Obama administration officials have confirmed reports that they’ll let some people with serious health problems keep their coverage a few more weeks.
Managers of the Pre-existing Condition Insurance Plan, a temporary health insurance program for people who can’t qualify for medically underwritten health insurance, have added a notice about the extension to the PCIP website.
PCIP will let enrollees stay in the program until March 31, instead of shutting down Jan. 31, officials say in the notice.
The transitional coverage will give PCIP enrollee more times to replace their coverage, officials say.
Enrollees who want to keep their PCIP coverage will have to pay extra premiums for February and March, but the monthly rate will be the same enrollees paid for coverage for this month, officials say.
Drafters of the Patient Protection and Affordable Care Act created the program to provide individual coverage for uninsurable people until 2014. PPACA now prohibits carriers in the individual market from considering personal health information other than age when deciding whether to issue coverage or when setting rates.
PCIP enrollees have had to pay a subsidized premium comparable to what healthy consumers would pay for similar coverage in the individual market.
Originally, PCIP was set to shut down Dec. 31. In mid-December, because of concerns about exchange enrollment problems, officials at CMS said the program would remain open longer.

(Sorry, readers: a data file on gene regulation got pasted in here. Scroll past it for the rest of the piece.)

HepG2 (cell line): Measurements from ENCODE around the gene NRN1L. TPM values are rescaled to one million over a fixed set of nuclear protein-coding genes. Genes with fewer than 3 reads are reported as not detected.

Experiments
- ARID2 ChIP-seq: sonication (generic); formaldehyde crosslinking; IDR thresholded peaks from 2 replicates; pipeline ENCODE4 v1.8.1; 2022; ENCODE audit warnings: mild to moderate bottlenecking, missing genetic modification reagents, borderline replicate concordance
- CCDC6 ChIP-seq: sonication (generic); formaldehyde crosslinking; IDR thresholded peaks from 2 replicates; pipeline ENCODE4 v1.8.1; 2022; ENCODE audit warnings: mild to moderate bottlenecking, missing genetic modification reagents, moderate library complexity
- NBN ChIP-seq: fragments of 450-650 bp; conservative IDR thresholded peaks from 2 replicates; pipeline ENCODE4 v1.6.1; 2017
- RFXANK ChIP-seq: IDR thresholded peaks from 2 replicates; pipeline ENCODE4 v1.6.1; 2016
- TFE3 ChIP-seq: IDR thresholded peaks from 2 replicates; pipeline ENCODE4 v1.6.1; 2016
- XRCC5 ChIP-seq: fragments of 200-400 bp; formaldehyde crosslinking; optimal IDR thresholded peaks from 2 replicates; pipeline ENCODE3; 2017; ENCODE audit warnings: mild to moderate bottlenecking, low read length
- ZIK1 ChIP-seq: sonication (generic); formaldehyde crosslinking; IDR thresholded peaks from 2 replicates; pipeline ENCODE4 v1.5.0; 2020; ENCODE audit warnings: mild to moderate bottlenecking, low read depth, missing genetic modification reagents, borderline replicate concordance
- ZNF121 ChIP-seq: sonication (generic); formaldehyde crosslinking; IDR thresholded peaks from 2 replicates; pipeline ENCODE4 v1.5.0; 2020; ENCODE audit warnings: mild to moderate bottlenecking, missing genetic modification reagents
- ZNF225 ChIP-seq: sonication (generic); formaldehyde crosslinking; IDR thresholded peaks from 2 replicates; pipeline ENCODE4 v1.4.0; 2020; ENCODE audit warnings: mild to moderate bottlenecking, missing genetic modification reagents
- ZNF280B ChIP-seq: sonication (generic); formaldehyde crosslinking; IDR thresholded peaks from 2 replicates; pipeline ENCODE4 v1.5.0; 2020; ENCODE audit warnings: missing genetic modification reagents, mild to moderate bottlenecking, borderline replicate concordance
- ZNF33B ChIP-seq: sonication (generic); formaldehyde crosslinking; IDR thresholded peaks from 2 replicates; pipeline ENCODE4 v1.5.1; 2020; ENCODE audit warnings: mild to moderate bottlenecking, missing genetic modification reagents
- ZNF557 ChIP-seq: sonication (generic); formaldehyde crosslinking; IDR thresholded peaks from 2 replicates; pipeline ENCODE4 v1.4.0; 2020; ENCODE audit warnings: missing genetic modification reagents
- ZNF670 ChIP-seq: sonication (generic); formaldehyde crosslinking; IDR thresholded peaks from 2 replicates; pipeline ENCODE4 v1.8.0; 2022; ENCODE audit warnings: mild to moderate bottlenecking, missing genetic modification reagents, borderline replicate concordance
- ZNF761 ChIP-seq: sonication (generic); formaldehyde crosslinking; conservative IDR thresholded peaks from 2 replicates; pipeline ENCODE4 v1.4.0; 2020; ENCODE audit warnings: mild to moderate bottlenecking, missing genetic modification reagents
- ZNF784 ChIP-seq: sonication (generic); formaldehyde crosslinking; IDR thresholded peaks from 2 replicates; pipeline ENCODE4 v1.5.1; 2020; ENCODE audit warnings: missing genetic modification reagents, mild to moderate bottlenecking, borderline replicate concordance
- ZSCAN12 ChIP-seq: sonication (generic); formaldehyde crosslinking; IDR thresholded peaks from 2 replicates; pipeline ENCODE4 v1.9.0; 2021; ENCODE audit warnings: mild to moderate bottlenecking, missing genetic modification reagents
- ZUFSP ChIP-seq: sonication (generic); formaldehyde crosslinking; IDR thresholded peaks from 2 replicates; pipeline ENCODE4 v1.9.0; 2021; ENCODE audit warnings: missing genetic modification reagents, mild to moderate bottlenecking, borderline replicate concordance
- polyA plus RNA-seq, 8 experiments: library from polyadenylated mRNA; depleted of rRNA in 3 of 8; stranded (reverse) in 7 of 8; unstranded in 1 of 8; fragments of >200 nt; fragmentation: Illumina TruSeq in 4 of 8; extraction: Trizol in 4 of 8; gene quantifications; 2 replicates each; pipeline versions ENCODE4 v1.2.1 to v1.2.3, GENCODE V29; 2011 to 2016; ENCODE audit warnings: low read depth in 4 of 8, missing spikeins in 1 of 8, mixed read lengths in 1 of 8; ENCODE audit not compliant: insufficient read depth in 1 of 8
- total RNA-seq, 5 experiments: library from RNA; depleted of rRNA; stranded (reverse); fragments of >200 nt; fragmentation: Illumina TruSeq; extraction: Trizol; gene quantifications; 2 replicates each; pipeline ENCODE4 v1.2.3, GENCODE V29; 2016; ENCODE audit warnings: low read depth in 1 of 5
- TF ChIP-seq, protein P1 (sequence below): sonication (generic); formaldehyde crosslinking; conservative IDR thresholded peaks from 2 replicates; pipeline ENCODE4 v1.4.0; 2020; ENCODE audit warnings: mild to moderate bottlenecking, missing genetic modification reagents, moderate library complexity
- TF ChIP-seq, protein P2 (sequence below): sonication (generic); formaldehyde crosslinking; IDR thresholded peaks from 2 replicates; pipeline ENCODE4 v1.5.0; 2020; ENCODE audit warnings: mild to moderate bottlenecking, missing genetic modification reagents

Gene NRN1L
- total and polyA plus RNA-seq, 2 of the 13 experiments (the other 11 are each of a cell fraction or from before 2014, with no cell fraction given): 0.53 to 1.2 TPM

Kaiser Health News reported the new PCIP transition period change yesterday. Kaiser reporters attributed the news to a CMS e-mail.
In related news, CMS posted a memo aimed at managers of state risk pools.
In the memo, CMS officials are trying to offer some relief for Medicare enrollees who might lose access to the Medicare supplement benefits they are getting from the state risk pools.
The risk pools are special state-run health insurance programs designed for people who could not qualify to buy medically underwritten individual health insurance.
Many of the risk pools are now shutting down because PPACA gives people with health problems the ability to buy individual health coverage without going through a medical underwriting process.
The state risk pools provide Medicare supplement benefits, or Medigap benefits, for about 6,000 Medicare enrollees under age 65 who have disabilities or are on dialysis.
Some states give people under age 65 with Medicare an automatic right to buy supplement benefits, but other states don’t, officials say.
Normally, federal law would block carriers from selling individual coverage to Medicare enrollees, but, in states where the people losing state risk pool coverage cannot automatically buy private Medicare supplement insurance, CMS will suspend enforcement of the “anti-duplication” law until Dec. 31, 2015, officials say.
The change will give states more time to give the disabled people who are losing risk pool coverage access to Medigap insurance, officials say.